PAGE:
One of my old colleagues, an executive recruiter from my days on Wall Street, calls to touch base. We talk about her business and the job market. I tell her about my new book, Self-Promotion for Introverts®: The Quiet Guide to Getting Ahead. And then the fun begins.
“Congratulations,” she says. “But none of the candidates I place need your book.” “Oh, really?” I reply. “Yeah, none of them are introverts. Candidates have to be polished to get the senior jobs—and all the more so in this dismal job market,” she says. “An introvert might have the brains,” she continues, “but doesn’t know how to talk to people.” I ask how she defines introverts and she stops short of saying loners and losers, but it’s clear she’s talking about back-office dwellers who shouldn’t be seen or heard—definitely maladroit nerds!
“I’m an introvert,” I tell her, cheerfully. We go a few rounds of “No” and “Yeah” and she tries to reassure me that my people skills are actually fine. When she realizes I’m not kidding about being an introvert, she sings a colorful: “Yeaaaah?” I respond: “Actually, I took the MBTI® [Myers-Briggs Type Indicator® personality assessment] early in my career and learned that I was an introvert.”
The executive recruiter clacks at her keyboard. Her first stop: Wikipedia, and she reads me snippets as if they’re coming across a teletype in Times Square: “‘More reserved … Not necessarily loners,’” she says. “Hmmm. ‘Smaller circles of friends,’ Ah. ‘Introverts are less likely to seek stimulation from others because their own thoughts and imagination are satisfactory.’” “Bingo,” I say. She continues in a quick murmur: “‘Introversion and extroversion were first popularized by Carl Jung.’”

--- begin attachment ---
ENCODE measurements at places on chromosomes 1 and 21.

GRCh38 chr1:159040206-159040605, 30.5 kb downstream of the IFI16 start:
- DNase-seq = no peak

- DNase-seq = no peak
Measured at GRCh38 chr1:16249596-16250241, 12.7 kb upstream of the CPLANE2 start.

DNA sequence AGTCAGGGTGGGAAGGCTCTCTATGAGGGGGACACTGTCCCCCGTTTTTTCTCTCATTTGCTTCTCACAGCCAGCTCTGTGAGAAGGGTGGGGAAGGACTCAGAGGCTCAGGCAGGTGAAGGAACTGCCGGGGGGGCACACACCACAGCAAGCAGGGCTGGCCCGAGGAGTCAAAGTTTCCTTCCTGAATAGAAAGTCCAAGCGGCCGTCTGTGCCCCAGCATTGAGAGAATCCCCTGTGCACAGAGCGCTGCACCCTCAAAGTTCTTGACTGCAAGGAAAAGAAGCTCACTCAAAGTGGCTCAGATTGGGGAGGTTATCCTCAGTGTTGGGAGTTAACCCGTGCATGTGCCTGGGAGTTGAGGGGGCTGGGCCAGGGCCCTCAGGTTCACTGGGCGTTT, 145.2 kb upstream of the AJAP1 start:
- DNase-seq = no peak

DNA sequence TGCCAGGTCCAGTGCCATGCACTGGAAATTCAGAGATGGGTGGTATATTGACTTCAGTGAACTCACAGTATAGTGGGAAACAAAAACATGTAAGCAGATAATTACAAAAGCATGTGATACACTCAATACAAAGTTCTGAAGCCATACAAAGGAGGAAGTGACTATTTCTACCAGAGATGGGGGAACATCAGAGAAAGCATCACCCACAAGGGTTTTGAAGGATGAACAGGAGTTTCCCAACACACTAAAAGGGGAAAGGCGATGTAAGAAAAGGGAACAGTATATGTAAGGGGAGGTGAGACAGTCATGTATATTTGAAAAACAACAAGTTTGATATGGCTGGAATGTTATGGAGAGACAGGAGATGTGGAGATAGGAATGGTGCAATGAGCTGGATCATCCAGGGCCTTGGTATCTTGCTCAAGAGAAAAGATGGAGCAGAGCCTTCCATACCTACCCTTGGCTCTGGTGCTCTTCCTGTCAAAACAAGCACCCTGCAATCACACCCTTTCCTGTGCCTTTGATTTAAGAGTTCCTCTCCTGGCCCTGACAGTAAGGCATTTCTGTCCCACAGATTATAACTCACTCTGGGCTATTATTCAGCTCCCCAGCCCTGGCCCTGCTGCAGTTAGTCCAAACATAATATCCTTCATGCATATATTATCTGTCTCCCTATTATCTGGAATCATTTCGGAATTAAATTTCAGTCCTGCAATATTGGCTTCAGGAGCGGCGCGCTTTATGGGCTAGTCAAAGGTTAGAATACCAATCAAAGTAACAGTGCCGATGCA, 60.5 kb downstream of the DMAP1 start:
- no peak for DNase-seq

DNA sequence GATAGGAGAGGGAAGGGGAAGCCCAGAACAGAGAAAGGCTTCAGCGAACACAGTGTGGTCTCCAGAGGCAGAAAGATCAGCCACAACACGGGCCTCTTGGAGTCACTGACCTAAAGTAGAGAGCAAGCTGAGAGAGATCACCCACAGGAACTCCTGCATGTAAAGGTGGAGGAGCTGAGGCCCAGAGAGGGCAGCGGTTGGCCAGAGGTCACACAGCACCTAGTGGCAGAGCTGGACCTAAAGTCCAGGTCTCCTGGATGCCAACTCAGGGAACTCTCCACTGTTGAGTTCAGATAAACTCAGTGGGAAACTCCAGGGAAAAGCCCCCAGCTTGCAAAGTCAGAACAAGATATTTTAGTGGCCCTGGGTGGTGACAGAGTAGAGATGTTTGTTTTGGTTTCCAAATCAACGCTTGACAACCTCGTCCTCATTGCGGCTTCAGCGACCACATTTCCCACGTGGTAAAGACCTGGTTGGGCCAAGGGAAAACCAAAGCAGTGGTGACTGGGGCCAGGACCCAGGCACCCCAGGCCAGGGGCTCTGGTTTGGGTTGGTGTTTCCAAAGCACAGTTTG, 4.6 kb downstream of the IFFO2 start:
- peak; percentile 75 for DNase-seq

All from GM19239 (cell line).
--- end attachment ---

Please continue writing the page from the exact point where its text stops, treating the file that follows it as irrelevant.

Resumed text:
I ask her to Google an article by Jonathan Rauch in The Atlantic, one of my all-time favorites, which beautifully captures the spirit of an introvert. She skims the article and declares more of her discoveries: “‘needs hours alone every day’” and “‘has to be dragged to parties and then needs the rest of the day to recuperate.’” And then she continues quoting Rauch in an increasingly exuberant crescendo: “‘Introverts are not necessarily shy. Shy people are anxious or frightened or self-excoriating in social settings; introverts generally are not. Introverts are also not misanthropic.’”
My executive recruiter buddy is quiet for a moment. She’s a news junky with deep knowledge of the financial markets. She runs her own successful recruiting firm, which she built based on longstanding relationships with clients in the right places. In her private life, she spends most weekends alone—reading. “Ohmigod!” she exclaims suddenly, “I’m an introvert!”
Excerpted from: Nancy Ancowitz, "Self-Promotion for Introverts®: Get Heard More. Even If You Talk Less," ChangeThis, October 2009, pp. 3-4.